The Beersheba Magistrate’s Court convicted former lawmaker Basel Ghattas on Wednesday as part of a plea deal for exploiting his position to smuggle cellphones to convicted Palestinian terrorists in Israeli prisons.
As part of the deal, Ghattas admitted to the court to smuggling phones into prison, smuggling documents and breach of trust.
The verdict will be formally announced on April 9.
Ghattas, formerly of the Joint (Arab) List party, resigned from the Knesset on Sunday, as mandated by the plea deal, which will also see him face two years in prison, in exchange for the state dropping more serious charges of aiding the enemy and being an accomplice to terror.
Earlier Wednesday, the High Court threw out a petition by a number of prominent right-wing activists to scrap the plea deal, paving the way for Ghattas’s conviction.
The petition to block the deal was submitted by four far-right activists: former Knesset member Michael Ben Ari; Bentzi Gopstein, founder of the Lehava anti-assimilation organization; Baruch Marzel; and attorney Itamar Ben Gvir.
Judge Menachem Mazuz said he found no reason to accept the petition.
Speaking at a press conference in Nazareth Friday after the charges were filed, Ghattas said he had been unfairly persecuted because he was an Arab lawmaker.
Israeli authorities “crossed a series of red lines because I am an Arab MK,” Ghattas said. “You all know that there have been investigations against other lawmakers, ministers and prime ministers, the president and senior army officers, who were suspected of far more serious crimes, and none of them was arrested or had their [parliamentary] immunity revoked.”
Ghattas said that, in everything he had done, he was motivated by personal reasons of conscience and humanitarian feelings toward the prisoners, adding that he had decided to take the deal after “examining all his options.”
Under the deal, lawyers for both sides will request a jail term of two years and the prosecution will ask that Ghattas be fined.
The court will be left to decide on the length of an additional, suspended sentence, according to a statement from the Attorney General’s Office.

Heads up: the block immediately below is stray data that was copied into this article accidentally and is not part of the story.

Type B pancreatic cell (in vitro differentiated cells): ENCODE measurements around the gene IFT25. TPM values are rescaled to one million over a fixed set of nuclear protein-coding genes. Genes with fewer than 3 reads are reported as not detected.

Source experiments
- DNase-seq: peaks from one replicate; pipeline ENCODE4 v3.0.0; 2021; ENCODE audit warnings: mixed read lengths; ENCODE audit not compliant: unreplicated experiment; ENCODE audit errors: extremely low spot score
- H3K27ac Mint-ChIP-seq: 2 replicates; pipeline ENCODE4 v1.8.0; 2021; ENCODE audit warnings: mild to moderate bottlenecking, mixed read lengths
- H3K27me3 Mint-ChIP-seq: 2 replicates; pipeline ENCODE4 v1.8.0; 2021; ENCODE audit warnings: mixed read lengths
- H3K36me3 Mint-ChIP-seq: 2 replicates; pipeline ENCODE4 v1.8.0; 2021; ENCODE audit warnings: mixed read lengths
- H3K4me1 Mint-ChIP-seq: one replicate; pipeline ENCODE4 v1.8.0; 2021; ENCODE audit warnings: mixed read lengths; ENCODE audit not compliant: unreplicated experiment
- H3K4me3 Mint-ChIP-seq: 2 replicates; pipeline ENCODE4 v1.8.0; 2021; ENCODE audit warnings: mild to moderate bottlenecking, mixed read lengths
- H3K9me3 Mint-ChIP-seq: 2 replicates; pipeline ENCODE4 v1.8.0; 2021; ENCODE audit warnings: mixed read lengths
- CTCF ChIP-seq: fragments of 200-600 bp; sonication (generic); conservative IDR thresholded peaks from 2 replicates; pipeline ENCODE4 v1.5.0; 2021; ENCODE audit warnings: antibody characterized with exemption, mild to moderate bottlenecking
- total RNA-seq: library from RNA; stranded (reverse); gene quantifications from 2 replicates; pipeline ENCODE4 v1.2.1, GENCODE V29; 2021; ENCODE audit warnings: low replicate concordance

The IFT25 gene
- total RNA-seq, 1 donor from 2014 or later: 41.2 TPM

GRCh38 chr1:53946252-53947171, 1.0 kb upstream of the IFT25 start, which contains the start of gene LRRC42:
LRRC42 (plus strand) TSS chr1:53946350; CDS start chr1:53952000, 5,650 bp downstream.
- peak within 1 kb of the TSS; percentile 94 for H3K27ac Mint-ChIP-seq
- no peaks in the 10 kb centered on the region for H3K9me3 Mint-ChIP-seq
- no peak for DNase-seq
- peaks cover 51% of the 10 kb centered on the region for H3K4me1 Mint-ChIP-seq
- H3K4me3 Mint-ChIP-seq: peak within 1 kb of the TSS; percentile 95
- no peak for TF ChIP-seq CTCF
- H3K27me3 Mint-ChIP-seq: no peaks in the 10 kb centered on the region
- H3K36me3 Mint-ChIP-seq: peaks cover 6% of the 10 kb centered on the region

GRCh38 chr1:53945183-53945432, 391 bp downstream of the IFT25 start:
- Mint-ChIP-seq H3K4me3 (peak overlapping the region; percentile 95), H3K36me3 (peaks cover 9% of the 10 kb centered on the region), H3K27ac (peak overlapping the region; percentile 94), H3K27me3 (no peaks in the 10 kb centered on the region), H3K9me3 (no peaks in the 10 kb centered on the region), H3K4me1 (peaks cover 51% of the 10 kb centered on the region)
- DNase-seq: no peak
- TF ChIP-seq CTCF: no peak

Prosecutors will also ask for the offenses to be branded moral turpitude, which, under law, triggers a ban from public office for seven years.
Ghattas’s resignation puts an end to efforts by lawmakers to oust him from the parliament by using the MK Impeachment Law. The newly passed legislation allows for MKs to expel a colleague for “supporting a terror group’s armed struggle against the State of Israel.”
Ghattas came under criminal investigation after being caught on prison surveillance video passing envelopes to Palestinian security prisoners in January.
Police said that the MK exploited his position as a member of Knesset — who cannot be subjected to a body search — during a visit to Ketziot Prison in southern Israel last year, where he met with Walid Daka, a Palestinian prisoner serving a 37-year sentence for the 1984 abduction and murder of 19-year-old IDF soldier Moshe Tamam. The MK also met with Basel Ben Sulieman Bezre, who is serving a 15-year sentence on a terror conviction.
Ghattas consistently denied the allegations against him, but had to contend with video footage that appeared to show him smuggling the cellphones into the prison.
He was released to house arrest in January, five days after he was arrested. When that ended, he was still barred from all parliamentary activities except for plenum votes.
On Tuesday, Balad Party member Juma Azbarga was sworn in to the Knesset to fill the empty seat left by Ghattas.